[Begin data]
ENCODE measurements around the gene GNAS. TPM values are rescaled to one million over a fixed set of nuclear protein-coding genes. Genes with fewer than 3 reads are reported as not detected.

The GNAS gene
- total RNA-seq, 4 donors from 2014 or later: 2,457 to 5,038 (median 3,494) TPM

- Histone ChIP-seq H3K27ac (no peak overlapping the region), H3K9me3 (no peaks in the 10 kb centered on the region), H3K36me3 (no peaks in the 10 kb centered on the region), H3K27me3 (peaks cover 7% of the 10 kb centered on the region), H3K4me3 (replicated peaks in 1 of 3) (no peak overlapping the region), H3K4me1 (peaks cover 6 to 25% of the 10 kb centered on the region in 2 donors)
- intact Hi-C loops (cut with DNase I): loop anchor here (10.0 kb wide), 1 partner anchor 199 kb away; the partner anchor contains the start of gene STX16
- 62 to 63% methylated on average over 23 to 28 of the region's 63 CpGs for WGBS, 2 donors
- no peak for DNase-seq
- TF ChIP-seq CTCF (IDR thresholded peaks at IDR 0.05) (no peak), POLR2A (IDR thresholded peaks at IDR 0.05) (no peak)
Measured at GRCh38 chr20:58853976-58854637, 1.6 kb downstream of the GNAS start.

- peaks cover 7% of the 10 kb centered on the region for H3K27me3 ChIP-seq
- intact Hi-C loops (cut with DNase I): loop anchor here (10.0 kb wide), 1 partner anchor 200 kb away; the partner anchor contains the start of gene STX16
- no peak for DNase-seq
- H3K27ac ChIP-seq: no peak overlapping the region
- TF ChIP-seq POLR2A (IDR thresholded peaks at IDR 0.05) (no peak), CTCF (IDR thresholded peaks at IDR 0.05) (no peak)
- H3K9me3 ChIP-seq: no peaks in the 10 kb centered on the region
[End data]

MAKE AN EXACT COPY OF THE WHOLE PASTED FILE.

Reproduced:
ENCODE measurements around the gene GNAS. TPM values are rescaled to one million over a fixed set of nuclear protein-coding genes. Genes with fewer than 3 reads are reported as not detected.

The GNAS gene
- total RNA-seq, 4 donors from 2014 or later: 2,457 to 5,038 (median 3,494) TPM

- Histone ChIP-seq H3K27ac (no peak overlapping the region), H3K9me3 (no peaks in the 10 kb centered on the region), H3K36me3 (no peaks in the 10 kb centered on the region), H3K27me3 (peaks cover 7% of the 10 kb centered on the region), H3K4me3 (replicated peaks in 1 of 3) (no peak overlapping the region), H3K4me1 (peaks cover 6 to 25% of the 10 kb centered on the region in 2 donors)
- intact Hi-C loops (cut with DNase I): loop anchor here (10.0 kb wide), 1 partner anchor 199 kb away; the partner anchor contains the start of gene STX16
- 62 to 63% methylated on average over 23 to 28 of the region's 63 CpGs for WGBS, 2 donors
- no peak for DNase-seq
- TF ChIP-seq CTCF (IDR thresholded peaks at IDR 0.05) (no peak), POLR2A (IDR thresholded peaks at IDR 0.05) (no peak)
Measured at GRCh38 chr20:58853976-58854637, 1.6 kb downstream of the GNAS start.

- peaks cover 7% of the 10 kb centered on the region for H3K27me3 ChIP-seq
- intact Hi-C loops (cut with DNase I): loop anchor here (10.0 kb wide), 1 partner anchor 200 kb away; the partner anchor contains the start of gene STX16
- no peak for DNase-seq
- H3K27ac ChIP-seq: no peak overlapping the region
- TF ChIP-seq POLR2A (IDR thresholded peaks at IDR 0.05) (no peak), CTCF (IDR thresholded peaks at IDR 0.05) (no peak)
- H3K9me3 ChIP-seq: no peaks in the 10 kb centered on the region